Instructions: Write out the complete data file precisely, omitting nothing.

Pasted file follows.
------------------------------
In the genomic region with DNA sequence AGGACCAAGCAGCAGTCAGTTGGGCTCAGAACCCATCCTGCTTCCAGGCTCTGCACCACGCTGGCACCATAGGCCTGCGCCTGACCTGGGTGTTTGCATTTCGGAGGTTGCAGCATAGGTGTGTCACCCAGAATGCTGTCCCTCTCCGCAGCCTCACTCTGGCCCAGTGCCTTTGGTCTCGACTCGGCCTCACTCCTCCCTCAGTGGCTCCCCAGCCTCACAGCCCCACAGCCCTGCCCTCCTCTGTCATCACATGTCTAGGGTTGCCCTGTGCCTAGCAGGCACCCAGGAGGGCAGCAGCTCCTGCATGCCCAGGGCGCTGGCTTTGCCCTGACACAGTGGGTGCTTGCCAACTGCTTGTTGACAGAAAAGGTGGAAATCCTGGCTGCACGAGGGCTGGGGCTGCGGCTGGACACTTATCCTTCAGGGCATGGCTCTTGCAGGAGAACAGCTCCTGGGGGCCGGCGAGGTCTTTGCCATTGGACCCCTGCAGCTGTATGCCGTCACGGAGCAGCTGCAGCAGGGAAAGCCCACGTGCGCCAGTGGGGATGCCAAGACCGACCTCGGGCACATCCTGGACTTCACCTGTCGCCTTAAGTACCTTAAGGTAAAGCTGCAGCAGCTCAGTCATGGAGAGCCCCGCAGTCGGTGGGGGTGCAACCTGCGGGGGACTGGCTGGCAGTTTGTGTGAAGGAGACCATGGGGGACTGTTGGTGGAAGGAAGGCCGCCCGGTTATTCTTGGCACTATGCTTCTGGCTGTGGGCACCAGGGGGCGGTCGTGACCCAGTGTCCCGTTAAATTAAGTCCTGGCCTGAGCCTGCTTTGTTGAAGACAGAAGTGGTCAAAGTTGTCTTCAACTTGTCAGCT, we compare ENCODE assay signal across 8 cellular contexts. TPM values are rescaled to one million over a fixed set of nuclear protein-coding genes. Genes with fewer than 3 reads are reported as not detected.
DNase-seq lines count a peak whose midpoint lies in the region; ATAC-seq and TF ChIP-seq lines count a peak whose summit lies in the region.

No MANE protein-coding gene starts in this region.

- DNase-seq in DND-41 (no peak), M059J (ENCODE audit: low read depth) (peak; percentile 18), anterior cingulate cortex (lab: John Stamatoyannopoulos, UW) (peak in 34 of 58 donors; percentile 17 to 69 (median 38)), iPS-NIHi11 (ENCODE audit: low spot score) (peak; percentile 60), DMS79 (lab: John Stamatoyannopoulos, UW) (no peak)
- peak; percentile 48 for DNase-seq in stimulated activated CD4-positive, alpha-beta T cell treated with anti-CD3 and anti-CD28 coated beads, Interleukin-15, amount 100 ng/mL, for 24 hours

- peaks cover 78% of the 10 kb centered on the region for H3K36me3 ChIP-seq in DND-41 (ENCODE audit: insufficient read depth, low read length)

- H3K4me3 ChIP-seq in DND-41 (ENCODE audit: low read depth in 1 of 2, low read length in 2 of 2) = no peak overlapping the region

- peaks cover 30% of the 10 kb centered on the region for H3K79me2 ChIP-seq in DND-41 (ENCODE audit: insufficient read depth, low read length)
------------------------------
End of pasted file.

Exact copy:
In the genomic region with DNA sequence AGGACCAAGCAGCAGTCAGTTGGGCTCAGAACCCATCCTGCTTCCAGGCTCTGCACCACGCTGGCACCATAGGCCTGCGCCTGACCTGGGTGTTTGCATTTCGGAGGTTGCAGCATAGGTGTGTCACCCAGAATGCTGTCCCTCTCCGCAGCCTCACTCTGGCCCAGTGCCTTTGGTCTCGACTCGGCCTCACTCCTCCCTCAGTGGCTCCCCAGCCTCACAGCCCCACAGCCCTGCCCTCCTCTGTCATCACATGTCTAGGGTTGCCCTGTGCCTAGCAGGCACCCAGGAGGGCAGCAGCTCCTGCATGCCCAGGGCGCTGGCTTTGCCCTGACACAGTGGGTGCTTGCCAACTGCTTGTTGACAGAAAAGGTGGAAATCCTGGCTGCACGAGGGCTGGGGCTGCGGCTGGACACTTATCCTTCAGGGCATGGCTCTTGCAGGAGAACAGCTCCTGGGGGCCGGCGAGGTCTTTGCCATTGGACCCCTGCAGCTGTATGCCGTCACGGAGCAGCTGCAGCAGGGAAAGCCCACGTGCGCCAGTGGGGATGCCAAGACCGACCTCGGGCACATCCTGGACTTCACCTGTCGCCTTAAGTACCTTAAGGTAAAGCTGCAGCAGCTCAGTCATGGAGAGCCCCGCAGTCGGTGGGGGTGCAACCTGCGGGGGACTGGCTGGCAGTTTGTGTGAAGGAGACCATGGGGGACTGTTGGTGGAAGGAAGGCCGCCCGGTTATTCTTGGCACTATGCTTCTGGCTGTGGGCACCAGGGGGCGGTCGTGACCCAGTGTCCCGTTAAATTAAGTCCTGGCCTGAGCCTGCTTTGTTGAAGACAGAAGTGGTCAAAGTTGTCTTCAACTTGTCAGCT, we compare ENCODE assay signal across 8 cellular contexts. TPM values are rescaled to one million over a fixed set of nuclear protein-coding genes. Genes with fewer than 3 reads are reported as not detected.
DNase-seq lines count a peak whose midpoint lies in the region; ATAC-seq and TF ChIP-seq lines count a peak whose summit lies in the region.

No MANE protein-coding gene starts in this region.

- DNase-seq in DND-41 (no peak), M059J (ENCODE audit: low read depth) (peak; percentile 18), anterior cingulate cortex (lab: John Stamatoyannopoulos, UW) (peak in 34 of 58 donors; percentile 17 to 69 (median 38)), iPS-NIHi11 (ENCODE audit: low spot score) (peak; percentile 60), DMS79 (lab: John Stamatoyannopoulos, UW) (no peak)
- peak; percentile 48 for DNase-seq in stimulated activated CD4-positive, alpha-beta T cell treated with anti-CD3 and anti-CD28 coated beads, Interleukin-15, amount 100 ng/mL, for 24 hours

- peaks cover 78% of the 10 kb centered on the region for H3K36me3 ChIP-seq in DND-41 (ENCODE audit: insufficient read depth, low read length)

- H3K4me3 ChIP-seq in DND-41 (ENCODE audit: low read depth in 1 of 2, low read length in 2 of 2) = no peak overlapping the region

- peaks cover 30% of the 10 kb centered on the region for H3K79me2 ChIP-seq in DND-41 (ENCODE audit: insufficient read depth, low read length)